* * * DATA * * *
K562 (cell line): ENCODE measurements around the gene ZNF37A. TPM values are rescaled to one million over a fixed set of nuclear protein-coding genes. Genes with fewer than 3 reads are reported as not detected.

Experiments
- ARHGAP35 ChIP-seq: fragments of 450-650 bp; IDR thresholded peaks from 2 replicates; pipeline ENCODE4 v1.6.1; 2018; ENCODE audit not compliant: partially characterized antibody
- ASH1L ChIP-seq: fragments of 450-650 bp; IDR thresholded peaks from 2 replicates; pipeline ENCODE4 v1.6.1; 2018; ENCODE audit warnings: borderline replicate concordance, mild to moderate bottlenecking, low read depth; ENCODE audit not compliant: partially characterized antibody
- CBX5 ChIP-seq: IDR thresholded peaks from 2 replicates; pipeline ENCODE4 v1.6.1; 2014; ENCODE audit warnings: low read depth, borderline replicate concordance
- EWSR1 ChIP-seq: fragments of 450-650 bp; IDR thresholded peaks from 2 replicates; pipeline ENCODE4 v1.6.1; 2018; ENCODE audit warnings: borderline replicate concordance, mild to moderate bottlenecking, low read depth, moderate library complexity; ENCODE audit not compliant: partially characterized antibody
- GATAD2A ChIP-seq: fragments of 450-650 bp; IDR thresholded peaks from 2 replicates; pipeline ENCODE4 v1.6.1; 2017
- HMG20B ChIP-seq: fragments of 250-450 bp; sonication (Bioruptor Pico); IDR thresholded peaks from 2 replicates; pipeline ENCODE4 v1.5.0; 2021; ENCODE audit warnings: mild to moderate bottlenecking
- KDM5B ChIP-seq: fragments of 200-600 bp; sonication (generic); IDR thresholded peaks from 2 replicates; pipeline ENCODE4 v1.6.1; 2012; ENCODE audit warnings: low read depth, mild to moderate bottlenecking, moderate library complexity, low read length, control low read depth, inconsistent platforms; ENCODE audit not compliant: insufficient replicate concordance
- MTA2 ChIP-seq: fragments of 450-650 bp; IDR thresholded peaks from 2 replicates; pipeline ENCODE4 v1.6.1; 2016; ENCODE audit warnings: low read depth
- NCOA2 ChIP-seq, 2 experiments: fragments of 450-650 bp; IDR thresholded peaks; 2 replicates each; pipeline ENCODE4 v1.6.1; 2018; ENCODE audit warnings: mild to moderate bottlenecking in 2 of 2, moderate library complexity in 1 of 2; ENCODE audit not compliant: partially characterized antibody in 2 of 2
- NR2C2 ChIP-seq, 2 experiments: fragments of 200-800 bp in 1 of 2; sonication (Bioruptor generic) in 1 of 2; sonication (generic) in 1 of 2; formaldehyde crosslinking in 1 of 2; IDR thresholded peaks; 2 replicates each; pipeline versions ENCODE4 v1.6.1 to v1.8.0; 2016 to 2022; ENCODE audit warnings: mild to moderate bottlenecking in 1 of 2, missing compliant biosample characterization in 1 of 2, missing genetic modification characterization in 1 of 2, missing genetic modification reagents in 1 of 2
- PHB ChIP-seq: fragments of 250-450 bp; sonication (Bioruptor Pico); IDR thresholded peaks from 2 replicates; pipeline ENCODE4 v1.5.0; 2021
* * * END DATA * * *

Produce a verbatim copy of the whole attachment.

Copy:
K562 (cell line): ENCODE measurements around the gene ZNF37A. TPM values are rescaled to one million over a fixed set of nuclear protein-coding genes. Genes with fewer than 3 reads are reported as not detected.

Experiments
- ARHGAP35 ChIP-seq: fragments of 450-650 bp; IDR thresholded peaks from 2 replicates; pipeline ENCODE4 v1.6.1; 2018; ENCODE audit not compliant: partially characterized antibody
- ASH1L ChIP-seq: fragments of 450-650 bp; IDR thresholded peaks from 2 replicates; pipeline ENCODE4 v1.6.1; 2018; ENCODE audit warnings: borderline replicate concordance, mild to moderate bottlenecking, low read depth; ENCODE audit not compliant: partially characterized antibody
- CBX5 ChIP-seq: IDR thresholded peaks from 2 replicates; pipeline ENCODE4 v1.6.1; 2014; ENCODE audit warnings: low read depth, borderline replicate concordance
- EWSR1 ChIP-seq: fragments of 450-650 bp; IDR thresholded peaks from 2 replicates; pipeline ENCODE4 v1.6.1; 2018; ENCODE audit warnings: borderline replicate concordance, mild to moderate bottlenecking, low read depth, moderate library complexity; ENCODE audit not compliant: partially characterized antibody
- GATAD2A ChIP-seq: fragments of 450-650 bp; IDR thresholded peaks from 2 replicates; pipeline ENCODE4 v1.6.1; 2017
- HMG20B ChIP-seq: fragments of 250-450 bp; sonication (Bioruptor Pico); IDR thresholded peaks from 2 replicates; pipeline ENCODE4 v1.5.0; 2021; ENCODE audit warnings: mild to moderate bottlenecking
- KDM5B ChIP-seq: fragments of 200-600 bp; sonication (generic); IDR thresholded peaks from 2 replicates; pipeline ENCODE4 v1.6.1; 2012; ENCODE audit warnings: low read depth, mild to moderate bottlenecking, moderate library complexity, low read length, control low read depth, inconsistent platforms; ENCODE audit not compliant: insufficient replicate concordance
- MTA2 ChIP-seq: fragments of 450-650 bp; IDR thresholded peaks from 2 replicates; pipeline ENCODE4 v1.6.1; 2016; ENCODE audit warnings: low read depth
- NCOA2 ChIP-seq, 2 experiments: fragments of 450-650 bp; IDR thresholded peaks; 2 replicates each; pipeline ENCODE4 v1.6.1; 2018; ENCODE audit warnings: mild to moderate bottlenecking in 2 of 2, moderate library complexity in 1 of 2; ENCODE audit not compliant: partially characterized antibody in 2 of 2
- NR2C2 ChIP-seq, 2 experiments: fragments of 200-800 bp in 1 of 2; sonication (Bioruptor generic) in 1 of 2; sonication (generic) in 1 of 2; formaldehyde crosslinking in 1 of 2; IDR thresholded peaks; 2 replicates each; pipeline versions ENCODE4 v1.6.1 to v1.8.0; 2016 to 2022; ENCODE audit warnings: mild to moderate bottlenecking in 1 of 2, missing compliant biosample characterization in 1 of 2, missing genetic modification characterization in 1 of 2, missing genetic modification reagents in 1 of 2
- PHB ChIP-seq: fragments of 250-450 bp; sonication (Bioruptor Pico); IDR thresholded peaks from 2 replicates; pipeline ENCODE4 v1.5.0; 2021